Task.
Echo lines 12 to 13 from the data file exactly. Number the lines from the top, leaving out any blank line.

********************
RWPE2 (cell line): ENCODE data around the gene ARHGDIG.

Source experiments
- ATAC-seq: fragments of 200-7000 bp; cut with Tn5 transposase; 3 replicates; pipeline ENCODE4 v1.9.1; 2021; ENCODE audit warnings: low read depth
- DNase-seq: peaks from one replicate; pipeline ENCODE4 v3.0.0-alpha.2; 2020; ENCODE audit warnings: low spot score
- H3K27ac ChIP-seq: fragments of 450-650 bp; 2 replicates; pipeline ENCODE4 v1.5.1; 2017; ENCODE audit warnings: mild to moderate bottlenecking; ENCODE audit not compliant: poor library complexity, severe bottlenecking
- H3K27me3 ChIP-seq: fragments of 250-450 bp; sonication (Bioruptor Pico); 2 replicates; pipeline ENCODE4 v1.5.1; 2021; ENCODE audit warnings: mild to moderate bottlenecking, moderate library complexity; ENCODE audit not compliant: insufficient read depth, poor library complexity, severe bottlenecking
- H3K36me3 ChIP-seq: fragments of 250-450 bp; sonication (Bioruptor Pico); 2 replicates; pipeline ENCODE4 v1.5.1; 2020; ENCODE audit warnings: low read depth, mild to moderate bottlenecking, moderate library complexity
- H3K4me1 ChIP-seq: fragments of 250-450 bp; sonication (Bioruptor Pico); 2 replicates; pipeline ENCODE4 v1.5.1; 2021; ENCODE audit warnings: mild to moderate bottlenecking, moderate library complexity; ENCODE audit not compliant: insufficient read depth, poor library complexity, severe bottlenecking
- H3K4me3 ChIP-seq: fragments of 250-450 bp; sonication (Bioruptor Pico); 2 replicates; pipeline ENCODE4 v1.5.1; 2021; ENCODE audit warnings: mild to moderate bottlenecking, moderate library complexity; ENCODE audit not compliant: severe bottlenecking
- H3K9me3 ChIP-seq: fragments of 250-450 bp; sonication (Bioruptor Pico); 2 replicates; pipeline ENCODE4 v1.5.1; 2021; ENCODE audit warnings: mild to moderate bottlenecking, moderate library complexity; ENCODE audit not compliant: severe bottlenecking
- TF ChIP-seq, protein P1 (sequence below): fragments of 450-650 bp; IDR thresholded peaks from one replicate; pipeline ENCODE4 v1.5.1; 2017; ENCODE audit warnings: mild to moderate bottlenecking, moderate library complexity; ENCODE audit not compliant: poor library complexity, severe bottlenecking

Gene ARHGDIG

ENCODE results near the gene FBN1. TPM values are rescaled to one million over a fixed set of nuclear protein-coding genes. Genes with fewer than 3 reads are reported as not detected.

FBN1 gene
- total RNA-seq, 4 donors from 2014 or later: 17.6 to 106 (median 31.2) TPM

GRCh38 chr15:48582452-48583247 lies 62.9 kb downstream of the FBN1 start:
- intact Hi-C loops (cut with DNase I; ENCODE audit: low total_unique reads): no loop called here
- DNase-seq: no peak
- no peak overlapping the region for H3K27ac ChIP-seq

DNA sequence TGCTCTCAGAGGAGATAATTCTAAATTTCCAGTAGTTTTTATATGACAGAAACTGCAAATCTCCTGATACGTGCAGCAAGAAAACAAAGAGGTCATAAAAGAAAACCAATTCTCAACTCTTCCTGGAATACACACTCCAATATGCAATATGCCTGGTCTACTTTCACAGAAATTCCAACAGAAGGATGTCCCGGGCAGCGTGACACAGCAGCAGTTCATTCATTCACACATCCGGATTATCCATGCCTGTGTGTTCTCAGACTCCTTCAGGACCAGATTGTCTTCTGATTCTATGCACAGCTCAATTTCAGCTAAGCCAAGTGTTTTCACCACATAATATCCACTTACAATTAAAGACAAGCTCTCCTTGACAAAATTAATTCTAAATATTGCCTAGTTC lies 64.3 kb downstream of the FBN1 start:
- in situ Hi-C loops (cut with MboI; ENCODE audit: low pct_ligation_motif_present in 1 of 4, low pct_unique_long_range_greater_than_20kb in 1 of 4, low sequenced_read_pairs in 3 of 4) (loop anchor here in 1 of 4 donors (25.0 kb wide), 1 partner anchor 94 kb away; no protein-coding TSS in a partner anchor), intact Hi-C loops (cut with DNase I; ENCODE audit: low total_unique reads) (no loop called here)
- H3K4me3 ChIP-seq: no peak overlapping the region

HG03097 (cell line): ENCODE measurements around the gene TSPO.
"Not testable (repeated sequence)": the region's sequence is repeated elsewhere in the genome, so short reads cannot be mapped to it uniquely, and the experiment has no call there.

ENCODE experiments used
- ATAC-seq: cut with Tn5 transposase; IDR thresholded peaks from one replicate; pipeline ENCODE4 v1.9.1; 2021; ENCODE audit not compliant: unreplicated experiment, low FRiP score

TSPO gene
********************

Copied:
Gene ARHGDIG

ENCODE results near the gene FBN1. TPM values are rescaled to one million over a fixed set of nuclear protein-coding genes. Genes with fewer than 3 reads are reported as not detected.